Monday, October 27, 2014

Becoming Humble---Sunday, November 2nd, 2014

This Sunday is All Saints Sunday, as well as Communion Sunday for us. What an important day this is as we recognize those who have gone before us, as well as Christ's sacrifice for us. Our lives are impacted by those family members and friends that have shown us the love of God in real and tangible ways. They lived as representations of the incarnate God, who lives with us through the love of others.

I think of my grandmother when I hear the word "saint." It wasn't because she was perfect, overly pious, but because she showed me that God loved me. She loved me. I hope and expect that many of us have those people in our lives, now gone, that live on through what the taught and showed us. Their love lives on through us. God's love lived through them.

Matthew 23: 1-12 teaches us to be humble, for it is the humble who will be exalted. Those who are proud will be humbled by God. That is not a dull affair, folks. Being humbled by God does not simply mean that God will nicely point out where we fall short of a humble servant's heart. When we "lift ourselves up," (v12) we are setting ourselves up to be "brought back down to earth" by God.

Many of the saints that have gone before us have shown us the humility that this passage is trying to get us to reach or pursue. People of God who make an impact on us do so by showing us that it is not all about them, but about others, about God. Showing God's love is not a proud endeavor in which we can "puff ourselves up" because it always points to God, not ourselves.

Humility is not thinking less of yourself, it's thinking of yourself less. Humility means not placing yourself too high or too low, but just where you belong. It's OK to be proud of what is happening in your life. The danger is giving ourselves too much credit, and not enough to God and to those around us.

See you on Sunday, where we will remember and celebrate the saints that have gone before us, as well as the humble sacrifice Jesus made for us.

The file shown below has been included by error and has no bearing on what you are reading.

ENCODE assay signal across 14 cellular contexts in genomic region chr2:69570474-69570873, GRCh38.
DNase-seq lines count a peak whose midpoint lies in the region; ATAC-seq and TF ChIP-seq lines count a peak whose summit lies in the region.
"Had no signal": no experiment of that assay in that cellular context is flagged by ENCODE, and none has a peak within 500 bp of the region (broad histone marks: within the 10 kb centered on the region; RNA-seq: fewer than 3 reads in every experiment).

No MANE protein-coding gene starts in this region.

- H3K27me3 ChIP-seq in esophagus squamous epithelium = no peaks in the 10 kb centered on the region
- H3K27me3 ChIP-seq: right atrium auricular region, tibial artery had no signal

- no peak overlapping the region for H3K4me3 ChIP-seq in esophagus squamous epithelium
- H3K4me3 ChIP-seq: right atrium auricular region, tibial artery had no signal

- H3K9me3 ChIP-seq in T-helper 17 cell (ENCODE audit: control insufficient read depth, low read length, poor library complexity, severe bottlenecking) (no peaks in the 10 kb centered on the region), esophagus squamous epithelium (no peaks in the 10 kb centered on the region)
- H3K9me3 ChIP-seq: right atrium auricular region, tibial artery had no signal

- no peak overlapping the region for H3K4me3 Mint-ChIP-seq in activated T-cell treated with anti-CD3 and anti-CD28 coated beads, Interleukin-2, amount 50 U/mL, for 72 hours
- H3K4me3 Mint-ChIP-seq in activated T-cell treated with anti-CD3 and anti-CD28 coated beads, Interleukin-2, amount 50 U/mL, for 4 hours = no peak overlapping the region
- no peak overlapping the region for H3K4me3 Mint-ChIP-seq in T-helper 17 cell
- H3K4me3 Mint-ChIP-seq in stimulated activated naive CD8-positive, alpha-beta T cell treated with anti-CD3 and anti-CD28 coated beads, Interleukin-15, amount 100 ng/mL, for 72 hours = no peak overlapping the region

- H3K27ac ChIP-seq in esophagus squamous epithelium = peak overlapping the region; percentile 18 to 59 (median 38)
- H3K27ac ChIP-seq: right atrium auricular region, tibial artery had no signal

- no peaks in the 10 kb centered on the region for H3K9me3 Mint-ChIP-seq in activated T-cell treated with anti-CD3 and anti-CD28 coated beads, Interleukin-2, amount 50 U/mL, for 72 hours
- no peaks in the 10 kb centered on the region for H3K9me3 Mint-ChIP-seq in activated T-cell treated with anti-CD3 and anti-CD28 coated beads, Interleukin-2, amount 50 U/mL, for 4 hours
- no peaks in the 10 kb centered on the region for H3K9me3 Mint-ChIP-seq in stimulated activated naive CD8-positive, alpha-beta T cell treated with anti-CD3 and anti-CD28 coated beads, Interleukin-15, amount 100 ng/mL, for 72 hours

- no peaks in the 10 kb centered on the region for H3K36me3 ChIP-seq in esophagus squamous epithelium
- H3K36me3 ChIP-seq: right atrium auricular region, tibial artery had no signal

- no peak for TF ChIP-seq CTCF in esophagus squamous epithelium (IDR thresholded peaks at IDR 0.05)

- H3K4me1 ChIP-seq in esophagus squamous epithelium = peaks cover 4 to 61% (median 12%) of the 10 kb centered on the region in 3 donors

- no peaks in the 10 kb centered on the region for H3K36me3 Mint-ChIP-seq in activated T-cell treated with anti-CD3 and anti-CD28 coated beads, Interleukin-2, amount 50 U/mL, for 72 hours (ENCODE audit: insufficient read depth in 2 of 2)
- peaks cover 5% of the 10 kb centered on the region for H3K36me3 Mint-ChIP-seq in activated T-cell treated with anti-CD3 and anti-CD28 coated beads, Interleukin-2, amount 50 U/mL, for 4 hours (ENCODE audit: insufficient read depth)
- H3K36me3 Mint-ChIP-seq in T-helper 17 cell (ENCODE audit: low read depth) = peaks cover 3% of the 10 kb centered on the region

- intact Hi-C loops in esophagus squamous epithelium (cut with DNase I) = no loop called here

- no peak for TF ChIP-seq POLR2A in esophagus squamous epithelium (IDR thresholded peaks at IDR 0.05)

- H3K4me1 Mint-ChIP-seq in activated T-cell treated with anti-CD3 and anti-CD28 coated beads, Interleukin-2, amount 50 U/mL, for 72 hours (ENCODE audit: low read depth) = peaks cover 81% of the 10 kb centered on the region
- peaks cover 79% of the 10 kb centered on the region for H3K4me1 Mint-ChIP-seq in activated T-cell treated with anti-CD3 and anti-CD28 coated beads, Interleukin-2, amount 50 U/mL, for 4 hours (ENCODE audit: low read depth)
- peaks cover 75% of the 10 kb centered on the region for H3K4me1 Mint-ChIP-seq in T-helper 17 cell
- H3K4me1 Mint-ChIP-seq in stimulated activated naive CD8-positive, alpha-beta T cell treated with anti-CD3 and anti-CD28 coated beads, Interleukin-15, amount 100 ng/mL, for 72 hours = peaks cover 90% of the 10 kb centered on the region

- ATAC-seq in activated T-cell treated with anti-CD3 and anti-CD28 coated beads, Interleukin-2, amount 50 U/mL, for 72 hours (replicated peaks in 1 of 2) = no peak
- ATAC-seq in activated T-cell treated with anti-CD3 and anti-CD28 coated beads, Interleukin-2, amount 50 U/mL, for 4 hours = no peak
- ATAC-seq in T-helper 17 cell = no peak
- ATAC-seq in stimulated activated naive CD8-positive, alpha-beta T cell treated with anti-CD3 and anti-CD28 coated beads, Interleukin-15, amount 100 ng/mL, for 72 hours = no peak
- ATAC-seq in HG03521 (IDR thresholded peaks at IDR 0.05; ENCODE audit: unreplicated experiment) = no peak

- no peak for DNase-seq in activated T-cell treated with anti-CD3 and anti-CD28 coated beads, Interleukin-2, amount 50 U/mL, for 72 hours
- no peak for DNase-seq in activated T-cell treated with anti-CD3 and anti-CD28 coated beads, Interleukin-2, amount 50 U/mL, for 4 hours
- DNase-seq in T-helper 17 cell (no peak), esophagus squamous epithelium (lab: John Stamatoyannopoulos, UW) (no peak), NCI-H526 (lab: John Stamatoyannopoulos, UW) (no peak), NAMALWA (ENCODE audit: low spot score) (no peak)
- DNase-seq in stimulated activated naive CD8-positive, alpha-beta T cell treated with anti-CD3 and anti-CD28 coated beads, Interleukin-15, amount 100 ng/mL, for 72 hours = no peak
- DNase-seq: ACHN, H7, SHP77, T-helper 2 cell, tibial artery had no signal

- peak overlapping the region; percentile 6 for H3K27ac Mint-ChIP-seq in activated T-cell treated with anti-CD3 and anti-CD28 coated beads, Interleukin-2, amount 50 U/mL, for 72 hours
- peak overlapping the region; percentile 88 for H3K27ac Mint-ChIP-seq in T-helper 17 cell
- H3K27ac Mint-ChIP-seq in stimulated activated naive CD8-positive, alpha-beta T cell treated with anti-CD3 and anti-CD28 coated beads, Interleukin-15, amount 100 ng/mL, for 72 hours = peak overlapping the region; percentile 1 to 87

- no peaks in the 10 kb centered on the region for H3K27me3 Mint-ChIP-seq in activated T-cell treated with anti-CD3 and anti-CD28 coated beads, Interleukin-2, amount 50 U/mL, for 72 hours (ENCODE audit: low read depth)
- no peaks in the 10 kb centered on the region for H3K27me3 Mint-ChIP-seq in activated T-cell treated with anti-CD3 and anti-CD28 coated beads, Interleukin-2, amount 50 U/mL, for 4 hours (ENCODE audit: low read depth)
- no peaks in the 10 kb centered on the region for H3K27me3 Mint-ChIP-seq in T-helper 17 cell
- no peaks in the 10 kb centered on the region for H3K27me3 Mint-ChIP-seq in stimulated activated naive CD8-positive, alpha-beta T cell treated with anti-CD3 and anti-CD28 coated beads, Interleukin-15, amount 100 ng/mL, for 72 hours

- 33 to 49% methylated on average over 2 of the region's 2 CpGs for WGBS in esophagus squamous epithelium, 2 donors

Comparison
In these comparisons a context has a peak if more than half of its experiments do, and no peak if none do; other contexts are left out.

Monday, October 20, 2014

The Great Commandment---Sunday, October 26th, 2014

Our sermon series, "The Upside-Down Kingdom" will close this week with one of the most powerful, practical, essential, simple, difficult, and important things that Jesus ever said:

“You must love the Lord your God with all your heart, with all your being, and with all your mind. This is the first and greatest commandment. And the second is like it: You must love your neighbor as you love yourself." 

These commandments are not hard to understand, but they are so difficult to truly follow. It's as if Jesus knows that we will have to spend our life dedicated to this task of love in order to truly follow it. These commandments are not static; it takes an attitude of love each day in order to follow them. For the disciples and those questioning Jesus, these commands replaced the laws of sacrifice in order to appease God. For us today, these commandments shed new light on our practices and beliefs. These commandments become the essence of the Christian life.

These are not laws but rather an invitation to live according to God's grace and love for us, which will bring us joy and purpose in our lives.

The kingdom is upside-down, this is true from these verses as well. The kingdom of heaven represents the truism that we are filled up with God's love not when we absorb it all for ourselves, but give it back to God and to those around us. But we should not forget that Jesus also expects us to love ourselves well, saying "love your neighbor as yourself." We need not give and love so much that we don't know and experience God's love for ourselves.

See you on Sunday!

Monday, October 13, 2014